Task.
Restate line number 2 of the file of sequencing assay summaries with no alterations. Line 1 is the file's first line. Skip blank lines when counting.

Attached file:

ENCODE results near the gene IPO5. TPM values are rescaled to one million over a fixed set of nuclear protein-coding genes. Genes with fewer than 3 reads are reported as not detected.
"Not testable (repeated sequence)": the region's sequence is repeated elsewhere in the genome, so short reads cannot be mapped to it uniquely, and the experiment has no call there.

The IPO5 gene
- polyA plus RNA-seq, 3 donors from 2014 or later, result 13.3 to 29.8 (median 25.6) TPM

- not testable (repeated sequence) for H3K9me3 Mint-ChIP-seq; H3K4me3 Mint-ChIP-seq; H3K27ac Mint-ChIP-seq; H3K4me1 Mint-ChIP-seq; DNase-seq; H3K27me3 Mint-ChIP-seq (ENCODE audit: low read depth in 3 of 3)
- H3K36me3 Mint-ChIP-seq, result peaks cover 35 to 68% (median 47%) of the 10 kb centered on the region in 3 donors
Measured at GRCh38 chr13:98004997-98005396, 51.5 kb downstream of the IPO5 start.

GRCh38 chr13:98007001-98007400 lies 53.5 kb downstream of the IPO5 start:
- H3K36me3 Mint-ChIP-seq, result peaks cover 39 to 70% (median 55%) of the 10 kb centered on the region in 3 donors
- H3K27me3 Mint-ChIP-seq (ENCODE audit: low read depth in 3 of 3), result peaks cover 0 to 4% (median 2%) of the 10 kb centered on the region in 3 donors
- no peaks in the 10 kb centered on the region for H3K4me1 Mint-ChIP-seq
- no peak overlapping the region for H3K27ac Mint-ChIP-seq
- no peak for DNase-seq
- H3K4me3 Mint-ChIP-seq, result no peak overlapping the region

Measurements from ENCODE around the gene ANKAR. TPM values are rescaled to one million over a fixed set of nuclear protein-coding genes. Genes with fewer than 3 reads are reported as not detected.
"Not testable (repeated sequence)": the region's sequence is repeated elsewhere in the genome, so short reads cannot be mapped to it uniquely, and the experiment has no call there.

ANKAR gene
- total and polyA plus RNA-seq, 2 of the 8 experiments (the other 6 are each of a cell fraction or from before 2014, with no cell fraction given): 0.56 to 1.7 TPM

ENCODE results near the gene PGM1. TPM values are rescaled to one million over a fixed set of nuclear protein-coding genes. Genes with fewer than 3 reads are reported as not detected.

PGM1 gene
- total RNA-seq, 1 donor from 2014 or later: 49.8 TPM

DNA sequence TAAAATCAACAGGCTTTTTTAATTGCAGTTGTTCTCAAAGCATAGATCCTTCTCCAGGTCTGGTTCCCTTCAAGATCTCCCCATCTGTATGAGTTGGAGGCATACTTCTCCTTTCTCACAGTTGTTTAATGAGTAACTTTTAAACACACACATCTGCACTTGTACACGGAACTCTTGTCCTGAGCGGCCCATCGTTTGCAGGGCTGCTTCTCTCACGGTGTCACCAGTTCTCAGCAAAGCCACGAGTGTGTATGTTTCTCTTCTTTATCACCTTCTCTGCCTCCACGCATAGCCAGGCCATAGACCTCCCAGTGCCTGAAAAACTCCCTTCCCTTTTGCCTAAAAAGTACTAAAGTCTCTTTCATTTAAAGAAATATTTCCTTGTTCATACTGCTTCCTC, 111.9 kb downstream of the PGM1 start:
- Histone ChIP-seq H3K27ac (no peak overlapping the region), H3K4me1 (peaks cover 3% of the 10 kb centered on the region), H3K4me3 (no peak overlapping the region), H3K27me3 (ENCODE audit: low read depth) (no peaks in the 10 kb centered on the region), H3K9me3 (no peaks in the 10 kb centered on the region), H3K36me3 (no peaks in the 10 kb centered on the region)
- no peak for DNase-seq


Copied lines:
"Not testable (repeated sequence)": the region's sequence is repeated elsewhere in the genome, so short reads cannot be mapped to it uniquely, and the experiment has no call there.